Alaska Wildlife Conservation Center

The Alaska Wildlife Conservation Center in Portage, Alaska — about an hour southeast of Anchorage — is a nonprofit that takes in injured, abandoned or orphaned animals and gives them a permanent home on 200 acres of land. I was able to see my newly beloved and bulky moose friends up close, some growing in new antlers. l learned the new skin is called velvet and is covered in blood vessels, which helps feed the growing antlers; eventually the skin sheds and the antlers harden. The sanctuary also has caribou, wolves, bears, a bald eagle and more.

Check out the feeding schedule to watch birds of prey or lynx be fed, like I did. A day visit costs $15 per adult, and March and April hours are from 10 a.m. to 6 p.m. Mile 79 Seward Highway, Portage, alaskawildlife.org.

A few lingering Northern Lights are seen above black spruce trees in the early morning of Monday, March 27, 2017 at Mckenna Wall and Wyatt Dunlap's home in Salcha, Alaska.

Hayley Sanchez, The Denver Post

A few lingering Northern Lights are seen above black spruce trees in the early morning of Monday, March 27, 2017 at Mckenna Wall and Wyatt Dunlap’s home in Salcha, Alaska.

Northern Lights

I heard so much about the Aurora Borealis from my friend, the internet and other Alaskan tourists. The colored lights in the sky happen when solar flares from the sun reach Earth’s atmosphere and charge electrons, creating light. I was ready to see the lights and I patiently awaited darkness each night, hoping to see the greens and pinks rippling across the sky. It was not until the end of the trip, when we were driving back from Anchorage and had just reached Fairbanks, that we noticed a strange sort of dust floating. Hanging our heads out of the car windows, we looked up and watched the collision of electrically charged particles quickly evolve. First the cloud was pale and rigid straight, and then a long line formed turning from white to green. Before we knew it, emerald stripes dragged out across the night and began bouncing back and forth.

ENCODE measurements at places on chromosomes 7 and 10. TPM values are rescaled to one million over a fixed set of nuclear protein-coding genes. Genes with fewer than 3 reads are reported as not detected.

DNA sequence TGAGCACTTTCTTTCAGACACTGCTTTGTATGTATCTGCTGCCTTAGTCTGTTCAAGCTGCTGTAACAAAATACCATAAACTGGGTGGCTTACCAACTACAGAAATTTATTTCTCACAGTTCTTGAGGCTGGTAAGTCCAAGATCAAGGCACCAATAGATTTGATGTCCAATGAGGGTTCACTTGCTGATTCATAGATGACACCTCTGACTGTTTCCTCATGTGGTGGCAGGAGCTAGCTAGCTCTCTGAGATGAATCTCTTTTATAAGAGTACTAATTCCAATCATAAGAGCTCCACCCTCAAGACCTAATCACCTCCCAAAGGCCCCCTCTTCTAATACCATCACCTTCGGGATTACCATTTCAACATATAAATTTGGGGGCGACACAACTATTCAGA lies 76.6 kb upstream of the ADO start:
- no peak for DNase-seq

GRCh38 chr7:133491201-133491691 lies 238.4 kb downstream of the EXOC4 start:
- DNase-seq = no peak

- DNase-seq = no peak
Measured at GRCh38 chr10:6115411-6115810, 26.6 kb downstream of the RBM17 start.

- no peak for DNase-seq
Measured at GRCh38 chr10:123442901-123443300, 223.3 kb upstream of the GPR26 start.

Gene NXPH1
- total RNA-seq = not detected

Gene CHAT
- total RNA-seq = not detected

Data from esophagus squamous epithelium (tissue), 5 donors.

The Northern Lights are best seen on clear nights and in darker months like September through early April, said Jason Peters, owner of Alaska Aurora Adventures. “Fairbanks is optimum because it’s far enough north, and we’re actually above the band of lights,” he said. “You can’t see them nearly as well in Anchorage because it’s too far south.”

Alaska Aurora Adventures offers tours of the Auroras, the Arctic Circle and ice fishing. Their lodge is at 4385 Eielson Farm Road North Pole. www.alaskaauroraadventures.com

Ice Alaska ice park

Ice Alaska is open every year in Fairbanks from early February to late March. The park has an entire playground carved out of ice for kids and hosts single- and multi-block competitions for worldwide ice carvers and youth. Some of the most impressive sculptures were an entire log cabin, two mazes and the Statue of Liberty. But perhaps the most intriguing and entertaining part of the park was the giant ice slides you could ride down. They were incredibly slippery and were as dangerous as they looked — I left with bruises all over my legs. $15 per adult. 3570 Phillips Field Road, Fairbanks, icealaska.com/www/en/

Amy Dunlap of Salcha, Alaska gears up with eight English Pointer and Siberian Husky mixes to take Makayla Sanchez of Colorado Springs on a tour of the route she uses to practice for her races on Monday, March 27, 2017.

Hayley Sanchez, The Denver Post

Amy Dunlap of Salcha, Alaska gears up with eight English Pointer and Siberian Husky mixes to take Makayla Sanchez of Colorado Springs on a tour of the route she uses to practice for her races on Monday, March 27, 2017.

Dog sledding

My final (but hopefully not my last-ever) Alaskan adventure was mushing, or dog sledding. I was expecting somebody dressed in furry attire like Cuba Gooding Jr. from the movie “Snow Dogs” to come blazing out of the wilderness with giant Siberian Huskies. Instead our guide, Amy Dunlap, had more than 45 English Pointer-Husky mixes — English Pointers for the speed, and Siberian huskies for the fur. Dunlap laced up eight dogs and took us through the same route she used to prepare for her races. She said her and her husband, Jason Dunlap, spent more than $5,000 each year on beef to feed them. In the summer, the dogs get to hang out and run around.

Amy and Jason Dunlap offer private tours on their property in Slacha through Alaska Aurora Adventures.

And if none of these ideas sound like promising, winter alternatives, you could always rent a few movies from the alive-and-well Blockbuster in Fairbanks.